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(News Focus) Future still murky for Park Tae-hwan after doping suspension ends

All News 11:40 March 03, 2016

By Yoo Jee-ho

SEOUL, March 3 (Yonhap) -- His lengthy doping suspension is now behind him, but South Korean Olympic swimming champion Park Tae-hwan still faces a murky future, with no assurance that he will be eligible for this year's Summer Games.

The 2008 Olympic gold medalist in the 400m freestyle was slapped with an 18-month ban last March by FINA, the international swimming governing body. Park tested positive for testosterone, and the suspension began retroactively on Sept. 3, 2014, when FINA collected his samples.

The ban ended Wednesday, but Park still has to clear an administrative hurdle to compete at the Rio de Janeiro Olympics, which would be his fourth Summer Games.

Under a rule instituted by the Korean Olympic Committee (KOC) in July 2014, athletes who've served a drug-related suspension are ineligible for national teams in any sport for three years, starting on the day the suspension ends.

This means Park won't be able to compete for South Korea internationally until March 2019, by which time he will be 29 years old and likely past his prime.

The local legal community has pointed out that the KOC rule unfairly penalizes athletes a second time for the same offense, and that it is similar to the now-annulled "Osaka Rule."

Originally adopted by the International Olympic Committee (IOC) in 2008, the rule barred athletes who had served a doping-related suspension for at least half a year from competing at the following Olympic Games.

In 2011, the Court of Arbitration for Sport (CAS), the world's highest sports tribunal, determined that the Osaka Rule was "a violation of the IOC's own Statute and is therefore invalid and unenforceable." The United States Olympic Committee had challenged the rule.

Critics of the KOC say that because the CAS has already deemed such double punishment invalid, the KOC, as a member of the international anti-doping community, shouldn't run counter to international standards.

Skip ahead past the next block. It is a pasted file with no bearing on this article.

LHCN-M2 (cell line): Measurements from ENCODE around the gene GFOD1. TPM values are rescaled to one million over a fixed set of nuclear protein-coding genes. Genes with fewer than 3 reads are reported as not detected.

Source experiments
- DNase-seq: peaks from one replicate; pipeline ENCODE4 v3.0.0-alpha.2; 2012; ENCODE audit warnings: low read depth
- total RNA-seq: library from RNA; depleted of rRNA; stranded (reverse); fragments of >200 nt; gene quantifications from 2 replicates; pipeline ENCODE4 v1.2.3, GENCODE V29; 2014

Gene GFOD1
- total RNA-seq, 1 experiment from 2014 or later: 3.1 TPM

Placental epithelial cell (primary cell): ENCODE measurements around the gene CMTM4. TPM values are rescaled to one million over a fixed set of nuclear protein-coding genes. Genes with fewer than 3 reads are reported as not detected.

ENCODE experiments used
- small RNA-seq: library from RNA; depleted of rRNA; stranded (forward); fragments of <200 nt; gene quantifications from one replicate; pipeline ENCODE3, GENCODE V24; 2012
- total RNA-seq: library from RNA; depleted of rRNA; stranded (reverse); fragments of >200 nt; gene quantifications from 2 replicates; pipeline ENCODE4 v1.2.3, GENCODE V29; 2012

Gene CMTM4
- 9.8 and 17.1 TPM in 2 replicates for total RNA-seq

One KOC official, requesting anonymity, said the South Korean Olympic body was aware of the controversy concerning double punishment, and it took that into consideration when the rule was enacted.

The KOC, which at first balked at altering the rule for one athlete, budged late last year under mounting criticism and said it would look into modifying the rule -- with one caveat.

The KOC has been in merger talks with the Korea Council of Sport for All (KOCOSA), which oversees everyday sports for the general public, and the KOC has said it would review the controversial rule after the unified sports body is formed.

The two organizations had set out to complete the merger by March 27, but the IOC sent a letter to the KOC last week recommending the merger be postponed, preferably until after the Rio Olympics in August.

Representatives from the KOC and the KOCOSA are scheduled to meet with IOC officials at the Olympic body's headquarters in Lausanne, Switzerland, on Friday. With the KOC's own future up in the air, any discussion or debate on the rule that affects Park has been placed on the back burner.

Embezzlement and corruption allegations surrounding the Korea Swimming Federation (KSF), with his long-time coach Roh Min-sang also implicated, have been another source of distraction for Park.

Roh has been stripped of his KSF board membership after allegedly bribing the federation's executive director in exchange for a seat on the board. The executive director has been arrested and Roh, who coached Park to the 400m gold and 200m silver at the 2008 Beijing Olympics, is also facing investigation.

Roh and Park, who first met when the swimmer was eight, had a falling out after Beijing, and Park went on to work with Australian coach Michael Bohl. They were reunited last June after Park was suspended.

Under FINA's anti-doping policy, Park was barred from training at national training centers operated by the KOC or the KSF during his suspension. And Roh, who was running classes at the publicly run Olympic Swimming Pool in Seoul, reached out to his former pupil and offered Park a two-hour slot each day.

And when Park spent the last three months of 2015 working out in Osaka, Roh paid a visit to check up on the swimmer's progress.

As Park gears up for the national team trials next month, however, the coach that knows him the best may not be around to work with the swimmer.

In the meantime, those in Park's camp say there is little the swimmer can do other than focus on returning to competition.

"It's difficult enough for him to get ready for the national team trials," said Park In-mi, head of marketing at the swimmer's agency, Team GMP, and also Tae-hwan's older sister. "The end of the suspension doesn't affect his training situation."

She declined to comment on the KOC's rule, but she did say it would "lessen the burden" on the swimmer if the KOC made changes.


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